Barnardo’s plans to create an internal foundation using its voluntary income, which will fund both its own projects and those of partner organisations, the charity’s CEO Javed Khan said yesterday.
Speaking at Civil Society Media’s Fundraising Live event yesterday, Khan said this “radical” approach is part of Barnardo’s attempt to innovate and think for the long term.
The foundation will launch in April.
Khan said “all of our voluntary income” will go into the new fund, and “then our own services within the charity will need to bid internally to that according to the corporate strategy”.
For the financial year to 31 March 2019, Barnardo's had a total income of £306m. Over half its income comes from delivering charitable activities, but it received around £45.9m in donations and legacies, of which £40.7m is unrestricted.
Funding for both internal and partner projects
Khan said that once the foundation launches, the charity’s internal services will have to bid for funding, and that projects that meet the criteria will get it.
“The reason we are doing it is not because we want to make services’ life difficult, but because when you’ve got over 1,000 programmes and hundreds of millions of pounds within them, answering donors’ questions about where we are going to spend the money they give us and showing impact becomes very very difficult.
“We’re turning all of that on its head and rethinking how we allocate the money.”
Part of the income pulled into the foundation will also go to partner charities and projects.
Khan said: “For the first time we will have a vehicle within the charity to use our money externally as well.
“Usually we bring it in and spend it on our services, but we’re bringing it in and saying we’re going to spend some of it externally too, with partners and joint funding. We’ll be taking money from our own foundation, coming out and saying: ‘Would you like to match this?’”
Ha said that in some cases Barnardo’s will not be directly involved in the delivery of the services.
“The principle behind it, and this took a lot of convincing to some of my colleagues, is that Barnardo’s was founded to create a better world for vulnerable children. Nowhere in that does it say that Barnardo’s needs to be the deliverer of the services that create that better world. The deliverer may be someone else who’s far better at it than us.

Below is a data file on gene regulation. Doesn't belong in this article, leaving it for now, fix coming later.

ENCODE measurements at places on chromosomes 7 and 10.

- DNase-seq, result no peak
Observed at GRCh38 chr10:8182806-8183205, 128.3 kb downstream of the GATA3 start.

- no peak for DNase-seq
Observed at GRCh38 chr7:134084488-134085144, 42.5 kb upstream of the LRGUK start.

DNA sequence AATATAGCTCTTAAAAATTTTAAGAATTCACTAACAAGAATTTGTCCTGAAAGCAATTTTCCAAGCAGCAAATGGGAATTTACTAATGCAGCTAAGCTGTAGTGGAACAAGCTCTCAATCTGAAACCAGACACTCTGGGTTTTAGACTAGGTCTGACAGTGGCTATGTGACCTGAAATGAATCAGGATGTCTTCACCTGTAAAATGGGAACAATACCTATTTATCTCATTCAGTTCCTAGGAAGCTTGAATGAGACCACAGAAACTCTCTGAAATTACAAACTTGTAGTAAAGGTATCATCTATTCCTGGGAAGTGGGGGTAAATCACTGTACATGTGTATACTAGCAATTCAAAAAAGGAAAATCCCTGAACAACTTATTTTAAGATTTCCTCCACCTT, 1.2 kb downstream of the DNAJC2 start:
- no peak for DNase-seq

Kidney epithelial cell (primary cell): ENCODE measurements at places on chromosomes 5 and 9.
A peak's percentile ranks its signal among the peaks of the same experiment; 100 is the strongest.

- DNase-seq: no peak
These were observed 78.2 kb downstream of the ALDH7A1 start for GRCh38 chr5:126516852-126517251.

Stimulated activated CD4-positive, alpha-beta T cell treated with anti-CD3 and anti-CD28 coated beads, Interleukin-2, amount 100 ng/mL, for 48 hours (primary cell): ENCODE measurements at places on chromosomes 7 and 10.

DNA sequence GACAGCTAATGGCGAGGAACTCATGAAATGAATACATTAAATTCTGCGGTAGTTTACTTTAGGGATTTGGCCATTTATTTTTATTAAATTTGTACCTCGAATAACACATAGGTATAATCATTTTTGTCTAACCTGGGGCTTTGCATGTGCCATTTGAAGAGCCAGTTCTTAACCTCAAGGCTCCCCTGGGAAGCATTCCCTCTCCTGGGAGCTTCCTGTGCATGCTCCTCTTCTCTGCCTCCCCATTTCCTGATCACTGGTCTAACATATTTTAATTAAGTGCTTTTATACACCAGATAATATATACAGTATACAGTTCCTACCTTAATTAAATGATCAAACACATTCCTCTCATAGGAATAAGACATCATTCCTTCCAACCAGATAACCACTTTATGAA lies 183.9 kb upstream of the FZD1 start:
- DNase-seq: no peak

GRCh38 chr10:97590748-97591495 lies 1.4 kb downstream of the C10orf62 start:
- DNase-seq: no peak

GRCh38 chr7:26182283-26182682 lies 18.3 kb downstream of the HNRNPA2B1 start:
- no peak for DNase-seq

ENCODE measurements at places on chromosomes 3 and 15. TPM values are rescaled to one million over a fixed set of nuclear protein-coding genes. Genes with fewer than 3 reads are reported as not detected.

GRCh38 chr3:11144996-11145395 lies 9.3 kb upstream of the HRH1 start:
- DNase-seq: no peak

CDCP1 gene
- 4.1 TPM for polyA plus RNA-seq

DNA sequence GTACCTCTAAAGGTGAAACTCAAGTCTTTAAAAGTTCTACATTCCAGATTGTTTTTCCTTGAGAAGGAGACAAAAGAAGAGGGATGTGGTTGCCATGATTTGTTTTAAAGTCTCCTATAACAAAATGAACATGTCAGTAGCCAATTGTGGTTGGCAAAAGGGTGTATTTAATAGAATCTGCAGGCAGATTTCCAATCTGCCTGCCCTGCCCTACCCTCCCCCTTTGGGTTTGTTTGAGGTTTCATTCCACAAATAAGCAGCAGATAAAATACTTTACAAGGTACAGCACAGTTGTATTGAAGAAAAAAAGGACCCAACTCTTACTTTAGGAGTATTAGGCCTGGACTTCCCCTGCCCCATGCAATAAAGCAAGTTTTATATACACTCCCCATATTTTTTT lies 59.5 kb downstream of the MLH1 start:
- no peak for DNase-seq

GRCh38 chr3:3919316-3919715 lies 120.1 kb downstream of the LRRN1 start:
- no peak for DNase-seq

“We have the ability to raise the money, and we will share that with those who may be better placed to deliver what young people need.”
Barnardo’s will announce the appointment of the foundation’s director soon.
‘Doing more of the same is not going to work’
The foundation is part of Barnardo’s ten-year strategy, which the charity launched for its 150th anniversary in 2016 and updated last year. It includes a commitment to double the charity’s fundraising and retail income by 2025.
Khan said Barnardo’s is also launching a “corporate university” for staff, that will be “a completely new way of thinking about the learning organisation model”. He said 2,000 of the charity's staff have already enrolled and that it will soon be appointing a dean.
Furthermore, the charity is bringing together its fundraising, retail, brand and marketing, and policy and communications departments, under a new “directorate of income and influence” to help them achieve their income target.
Khan said: “We need a new culture where fundraising is everybody’s business, not just the fundraising team.”
He also made the case for trying out new ideas and taking risks when possible.
“The job is to bring in the money and the balancing act between demand and resources that we’ve got available is always going to be really difficult.
“But doing more of the same is not going to work. It needs creativity, it needs innovation, you have got to think outside the box, you have got to think about doing things in a different way, because with more of the same that equation will never balance.”